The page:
If I see Abbot, Hockey and their ilk smirk one more I think I will throw up.

    If you care more about the corptocracy rather than your citizens then you have failed your brief as a politician.

    To blame the workers of this country when you hold the reigns of power is just plain cowardice. A bunch of antisocial personalities who do not give a shit. If you loved and cared for your fellow citizens this would never be allowed to happen.

    There is no excuse.

    Cowardice and incompetence. We can do what we want to do and it sure looks like the government does not want to do anything.

    This vile cabala of elites lack confidence, insight, creativity and moral fortitude.

  13. Stephen Tardrew

    I should have said fathers and mothers sorry for that.

  14. revolutionarycitizen

    Stephen I can understand where you’re coming from, I can.

    But, it was never our automotive industry, none of the companies that have chosen to leave Australia were Australian. The decision to close Holden wasn’t made in Australia, neither was the decision to close Ford, those decisions were made in Detroit, and for the sole benefit of parent company.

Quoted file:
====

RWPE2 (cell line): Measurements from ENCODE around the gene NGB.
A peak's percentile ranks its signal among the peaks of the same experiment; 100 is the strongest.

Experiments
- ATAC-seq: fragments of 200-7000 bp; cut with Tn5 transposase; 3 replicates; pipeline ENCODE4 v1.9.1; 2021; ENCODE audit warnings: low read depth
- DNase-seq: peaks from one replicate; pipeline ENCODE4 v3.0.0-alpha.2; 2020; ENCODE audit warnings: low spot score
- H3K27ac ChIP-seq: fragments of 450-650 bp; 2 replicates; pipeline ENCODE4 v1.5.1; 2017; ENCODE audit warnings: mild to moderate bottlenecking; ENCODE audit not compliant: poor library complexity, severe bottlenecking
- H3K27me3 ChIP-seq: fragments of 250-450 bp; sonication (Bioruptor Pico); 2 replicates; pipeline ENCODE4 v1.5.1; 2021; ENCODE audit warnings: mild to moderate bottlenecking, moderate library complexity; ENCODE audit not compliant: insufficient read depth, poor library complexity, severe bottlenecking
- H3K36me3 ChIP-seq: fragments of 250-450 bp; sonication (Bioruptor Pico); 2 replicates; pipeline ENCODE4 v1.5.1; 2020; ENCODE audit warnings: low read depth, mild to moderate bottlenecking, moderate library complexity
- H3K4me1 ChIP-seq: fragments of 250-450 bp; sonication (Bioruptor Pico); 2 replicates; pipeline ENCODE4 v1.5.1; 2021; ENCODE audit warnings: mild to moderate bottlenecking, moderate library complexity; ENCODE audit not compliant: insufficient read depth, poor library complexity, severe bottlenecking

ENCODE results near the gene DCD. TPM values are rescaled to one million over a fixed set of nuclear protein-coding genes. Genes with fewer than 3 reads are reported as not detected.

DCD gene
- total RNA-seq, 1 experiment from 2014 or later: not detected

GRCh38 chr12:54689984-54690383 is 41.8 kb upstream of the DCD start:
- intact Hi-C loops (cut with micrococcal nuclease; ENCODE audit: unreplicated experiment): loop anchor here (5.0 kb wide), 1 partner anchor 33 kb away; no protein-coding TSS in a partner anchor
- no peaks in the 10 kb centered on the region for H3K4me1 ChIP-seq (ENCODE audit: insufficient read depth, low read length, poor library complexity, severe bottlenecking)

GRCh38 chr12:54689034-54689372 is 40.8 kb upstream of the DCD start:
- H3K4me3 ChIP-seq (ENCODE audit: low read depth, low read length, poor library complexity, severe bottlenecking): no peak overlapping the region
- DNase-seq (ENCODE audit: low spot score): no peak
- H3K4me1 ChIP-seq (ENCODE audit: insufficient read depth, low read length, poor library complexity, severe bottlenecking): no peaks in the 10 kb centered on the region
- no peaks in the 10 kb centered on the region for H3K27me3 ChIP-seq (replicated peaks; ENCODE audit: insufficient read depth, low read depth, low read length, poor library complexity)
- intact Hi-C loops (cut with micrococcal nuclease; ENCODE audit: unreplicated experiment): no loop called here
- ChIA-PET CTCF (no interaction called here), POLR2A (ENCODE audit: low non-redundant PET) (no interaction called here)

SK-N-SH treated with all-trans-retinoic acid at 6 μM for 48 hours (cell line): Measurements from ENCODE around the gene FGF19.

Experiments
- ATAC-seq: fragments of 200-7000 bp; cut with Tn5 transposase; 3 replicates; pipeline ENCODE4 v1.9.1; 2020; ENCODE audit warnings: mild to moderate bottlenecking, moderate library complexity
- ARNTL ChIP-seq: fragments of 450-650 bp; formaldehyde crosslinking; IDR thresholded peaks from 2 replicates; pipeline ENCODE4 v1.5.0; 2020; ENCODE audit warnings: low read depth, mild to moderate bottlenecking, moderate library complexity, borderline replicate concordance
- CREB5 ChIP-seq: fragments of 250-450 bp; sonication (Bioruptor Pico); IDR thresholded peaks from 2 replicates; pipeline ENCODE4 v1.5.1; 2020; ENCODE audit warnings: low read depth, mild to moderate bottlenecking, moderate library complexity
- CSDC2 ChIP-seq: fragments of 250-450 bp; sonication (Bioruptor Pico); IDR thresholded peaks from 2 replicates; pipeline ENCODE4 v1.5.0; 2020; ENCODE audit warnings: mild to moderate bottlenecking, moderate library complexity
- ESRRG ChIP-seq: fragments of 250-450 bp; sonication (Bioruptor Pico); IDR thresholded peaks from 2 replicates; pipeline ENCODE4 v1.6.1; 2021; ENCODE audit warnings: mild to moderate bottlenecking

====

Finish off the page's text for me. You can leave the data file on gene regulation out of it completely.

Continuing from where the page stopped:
The moment GM filed for Chapter 11 Bankruptcy Protection in the US of A Holden’s days were numbered, and as GM stated quite unequivocally, no level of government assistance would have changed their mind. It was a condition of US Government assistance that GM restructure its business, that included the closure of loss making arms, and Holden hasn’t made a real profit in quite some time.

    In reality the transition away from car making should have been done man years ago, in reality Australia should have gone a lot further in economic restructuring in the early 1990s.

    If you want to save our economy, you need to support things like land-use rationalisation, direct government capital investment in start-up business’, the wholesale rewriting of educational courses in business and business management, increased limitations on board members serving on numerous boards, coupling managerial remunerations with those of their employees and imposing qualification and experience requirements on politicians and department heads, and generally decoupling government from the economy.

    Economic subsidisation is lazy policy, and expensive, just ask the Americans, where the last farm subsidy bill was $955B…